As you walk through the cobbled archways saying no to the Indian restaurants and the overpriced themed restaurants, you may stumble across a quaint, authentic one with candle lit outdoor seating.
If you are unsure whether this the right place, spot the old local sat among the customers playing the ukulele and singing in Czech.
It was the strains of the ukulele that drew our attention to him which spread sweet harmony through the chatter of the restaurant’s many guests. My eyes followed this sound until I spotted this old and intriguing man perched over his instrument on a wooden stool with a hat wanting coins sat at his feet. He wore a white and blue striped polo shirt with short grey trousers ending just below his knees and flashed a yellow, crooked smile as he provided us with his soft music.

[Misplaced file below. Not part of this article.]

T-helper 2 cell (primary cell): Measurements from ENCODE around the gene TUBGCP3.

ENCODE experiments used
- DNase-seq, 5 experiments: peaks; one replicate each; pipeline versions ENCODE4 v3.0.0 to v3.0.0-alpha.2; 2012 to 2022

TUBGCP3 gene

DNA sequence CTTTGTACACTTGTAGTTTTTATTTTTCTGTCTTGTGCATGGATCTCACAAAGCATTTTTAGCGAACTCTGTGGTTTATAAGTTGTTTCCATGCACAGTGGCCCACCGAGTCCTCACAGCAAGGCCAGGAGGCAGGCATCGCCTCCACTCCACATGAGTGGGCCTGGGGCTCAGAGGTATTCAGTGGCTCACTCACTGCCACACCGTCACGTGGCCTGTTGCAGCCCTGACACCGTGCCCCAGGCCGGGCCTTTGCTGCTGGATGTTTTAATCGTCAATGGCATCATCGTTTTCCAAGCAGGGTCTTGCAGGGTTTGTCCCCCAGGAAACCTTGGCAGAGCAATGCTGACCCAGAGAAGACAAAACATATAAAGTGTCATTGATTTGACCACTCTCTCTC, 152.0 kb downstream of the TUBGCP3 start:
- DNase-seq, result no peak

As you sit down under the heated lamps you will have no idea where to look on the menu as the range of food is so vast; offering a selection of typical Czech dishes, salads for those watching their weight and classic pasta dishes for the less adventurous.
Trust me, not only is the food amazing but so is the atmosphere, with the friendly waiters grinning from ear to ear, the soft voice of the old local harmonizing with the gentle sound of his ukulele and the candle light warming your skin in the evening breeze. If you want to witness true Prague lifestyle, this is the place. What’s more, the prices were cheap, as is most of the city.